Dec 17, 2015

Open Source Project Chronix: An efficient and fast time series database based on Apache Solr.


www.chronix.io
We are pleased to announce the open source project Chronix. Chronix is a fast and efficient time series storage. It is based on Apache Solr, a distributed NoSQL database with impressive search capabilities. Chronix uses the features of Solr and enriches it with specialized concepts for storing time series data. Thereby Chronix allows you to store about 15 GB of raw time series data (csv files) in about 238 MB. An average query for a bunch of time series data needs 21 ms using a single Solr server and one core. On Benchmarks Chronix outperforms related time series databases like OpenTSDB, InfluxDB or Graphite in both storage demand and query times.

Why is Chronix Open Source?
We use Chronix in several applications like the Software EKG or as central time series storage in a research project called "Design for Diagnosability". We believe that the community can benefit from using Chronix in other projects and hope that their experiences flow back into Chronix. Thus download and use Chronix, fork it, improve it, and raise a pull request. :-)

How can I start?
The homepage of Chronix contains a 5 minute quick start guide. The guide uses an example JavaFX application for time series exploration. You can easily perform range queries, do some analyses and examine the results in real time.
Chronix Quick Start Guide - Time Series Exploration

The listing below shows an example integration using Chronix-API, the Chronix-Kassiopeia time series package, and the Chronix-Solr storage. All libraries are available on bintray. A build script for use in all Gradle versions is:
repositories {
mavenCentral()
    maven {
        url "http://dl.bintray.com/chronix/maven"
    }
}
dependencies {
   compile 'de.qaware.chronix:chronix-api:0.1'
   compile 'de.qaware.chronix:chronix-server-client:0.1'
   compile 'de.qaware.chronix:chronix-kassiopeia-simple:0.1'
   compile 'de.qaware.chronix:chronix-kassiopeia-simple-converter:0.1'
}
Full Source build.gradle

The following snipped first constructs a Chronix client with a connection to Apache Solr, and then streams the maximum from all time series whose metric matches *Load*.
//Connection to Solr
SolrClient solr = new HttpSolrClient("http://host:8983/solr/chronix/");
//Define a group by function for the time series records
Function<MetricTimeSeries, String> groupBy = 
     ts -> ts.getMetric() + "-" + ts.attribute("host");

//Define a reduce function for the grouped time series records
BinaryOperator<MetricTimeSeries> reduce = (ts1, ts2) -> {
      MetricTimeSeries.Builder reduced = new MetricTimeSeries
         .Builder(ts1.getMetric())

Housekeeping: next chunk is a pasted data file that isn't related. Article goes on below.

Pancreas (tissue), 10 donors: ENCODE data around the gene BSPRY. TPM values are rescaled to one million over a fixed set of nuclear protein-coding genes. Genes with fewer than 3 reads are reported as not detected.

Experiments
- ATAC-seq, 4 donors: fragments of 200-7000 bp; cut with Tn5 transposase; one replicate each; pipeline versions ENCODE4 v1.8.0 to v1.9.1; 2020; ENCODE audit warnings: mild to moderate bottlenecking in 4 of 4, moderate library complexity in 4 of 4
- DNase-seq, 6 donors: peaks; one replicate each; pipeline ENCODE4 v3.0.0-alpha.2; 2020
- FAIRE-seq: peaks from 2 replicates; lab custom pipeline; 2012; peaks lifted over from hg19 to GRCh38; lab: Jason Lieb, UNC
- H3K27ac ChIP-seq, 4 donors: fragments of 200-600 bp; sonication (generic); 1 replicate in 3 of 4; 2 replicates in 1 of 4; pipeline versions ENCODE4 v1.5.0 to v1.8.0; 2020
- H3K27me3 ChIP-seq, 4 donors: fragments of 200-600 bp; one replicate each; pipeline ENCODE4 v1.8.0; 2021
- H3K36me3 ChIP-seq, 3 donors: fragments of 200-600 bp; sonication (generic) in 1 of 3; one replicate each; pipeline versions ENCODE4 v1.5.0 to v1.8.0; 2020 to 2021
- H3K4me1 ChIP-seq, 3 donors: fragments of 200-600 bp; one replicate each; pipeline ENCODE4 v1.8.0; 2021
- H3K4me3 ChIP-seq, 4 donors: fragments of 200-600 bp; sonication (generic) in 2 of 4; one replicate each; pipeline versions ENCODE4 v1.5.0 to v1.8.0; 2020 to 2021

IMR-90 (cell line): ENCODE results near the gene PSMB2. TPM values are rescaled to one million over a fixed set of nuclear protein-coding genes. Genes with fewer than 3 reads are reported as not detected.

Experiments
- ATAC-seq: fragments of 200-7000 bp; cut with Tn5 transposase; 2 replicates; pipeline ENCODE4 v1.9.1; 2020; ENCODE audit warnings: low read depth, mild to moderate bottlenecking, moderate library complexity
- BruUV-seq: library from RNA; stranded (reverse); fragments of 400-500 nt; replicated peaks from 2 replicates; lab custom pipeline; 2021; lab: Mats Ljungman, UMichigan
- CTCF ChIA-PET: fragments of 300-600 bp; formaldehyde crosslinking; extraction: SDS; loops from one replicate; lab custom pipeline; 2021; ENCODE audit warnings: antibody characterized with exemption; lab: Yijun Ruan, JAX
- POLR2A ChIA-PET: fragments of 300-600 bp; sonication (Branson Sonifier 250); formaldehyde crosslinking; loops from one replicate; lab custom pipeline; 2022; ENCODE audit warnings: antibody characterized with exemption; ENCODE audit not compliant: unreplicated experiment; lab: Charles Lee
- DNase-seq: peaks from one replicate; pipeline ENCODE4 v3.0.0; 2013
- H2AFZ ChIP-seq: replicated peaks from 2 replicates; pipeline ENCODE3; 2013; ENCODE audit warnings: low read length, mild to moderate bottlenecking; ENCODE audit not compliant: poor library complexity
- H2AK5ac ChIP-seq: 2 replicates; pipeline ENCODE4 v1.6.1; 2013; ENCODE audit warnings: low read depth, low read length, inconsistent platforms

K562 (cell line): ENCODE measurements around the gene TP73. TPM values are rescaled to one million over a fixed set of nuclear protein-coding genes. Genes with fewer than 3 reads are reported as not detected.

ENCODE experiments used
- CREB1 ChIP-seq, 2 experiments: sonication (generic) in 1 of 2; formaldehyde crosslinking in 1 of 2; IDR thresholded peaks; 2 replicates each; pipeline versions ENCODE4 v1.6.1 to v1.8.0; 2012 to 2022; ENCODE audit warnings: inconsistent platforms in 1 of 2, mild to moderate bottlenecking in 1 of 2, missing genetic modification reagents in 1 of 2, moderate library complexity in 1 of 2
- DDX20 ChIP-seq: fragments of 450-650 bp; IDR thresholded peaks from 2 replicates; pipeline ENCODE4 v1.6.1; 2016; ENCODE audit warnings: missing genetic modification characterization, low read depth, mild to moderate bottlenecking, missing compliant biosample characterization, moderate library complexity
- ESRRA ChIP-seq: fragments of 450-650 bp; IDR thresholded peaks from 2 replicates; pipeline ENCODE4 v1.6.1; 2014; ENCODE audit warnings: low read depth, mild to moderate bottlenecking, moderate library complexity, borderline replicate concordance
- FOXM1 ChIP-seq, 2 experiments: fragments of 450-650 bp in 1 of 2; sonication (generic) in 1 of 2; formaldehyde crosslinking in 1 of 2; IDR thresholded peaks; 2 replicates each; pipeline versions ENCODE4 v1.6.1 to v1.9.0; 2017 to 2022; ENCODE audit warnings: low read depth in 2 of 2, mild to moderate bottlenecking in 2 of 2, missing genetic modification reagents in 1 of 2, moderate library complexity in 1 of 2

.data(concat(ts1.getTimestamps(), ts2.getTimestamps()),
               concat(ts1.getValues(), ts2.getValues()))
         .attributes(ts1.attributes());
     return reduced.build();
}

//Instantiate a Chronix Client
ChronixClient<MetricTimeSeries,SolrClient,SolrQuery> chronix = 
  new ChronixClient(new KassiopeiaSimpleConverter(),
            new ChronixSolrStorage<>(200,groupBy,reduce));

//We want the maximum of all time series that metric matches *Load*.
SolrQuery query = new SolrQuery("metric:*Load*");
query.addFilterQuery("ag=max");

//The result is a Java Stream. We simply collect the result into a list.
List<MetricTimeSeries> maxTS = chronix.stream(solr, query)
.collect(Collectors.toList());

//Just print it out.
LOGGER.info("Result for query {} is: {}", query, prettyPrint(maxTS));

But I want to use my own fancy time series implementation! No worries!
In the example above we use the default Chronix time series class but you can use Chronix to store your own time series. You only have to implement two simple methods of the TimeSeriesConverter interface shown below:
//Binary time series (data as blob) into your custom time series
T from(BinaryTimeSeries binaryTimeSeries, long queryStart, long queryEnd);

//Your custom time series into a binary time series
BinaryTimeSeries to(T document);

Afterwards you can use Chronix to store and stream you custom time series. For more details check the Chronix GitHub repository and website.

Can I contribute to Chronix?
You are highly welcome to contribute your improvements to the Chronix project. All you have to do is to fork the public GitHub repository, improve the code and issue a pull request.

What do I have do now?
Fork Chronix on GitHub and follow us on Twitter. :-)

2 comments:

  1. Hi, i got trouble for the quickstart. when i have to 'java -jar chronix-timeseries-exploration-0.2.jar' i got
    'unable to find or load main classde.qaware.chronix.examples.exploration.ui.MainRunner' where should i export the PATH so that java can find it? my folder is like:
    /home/hduser/chronixShowcase
    thank you !

    ReplyDelete
    Replies
    1. Hi, what JDK did you use? Oracle or OpenJDK? If OpenJDK could you try Oracle instead? And if so, it would be great if you raise an issue: https://github.com/ChronixDB/chronix.examples/issues

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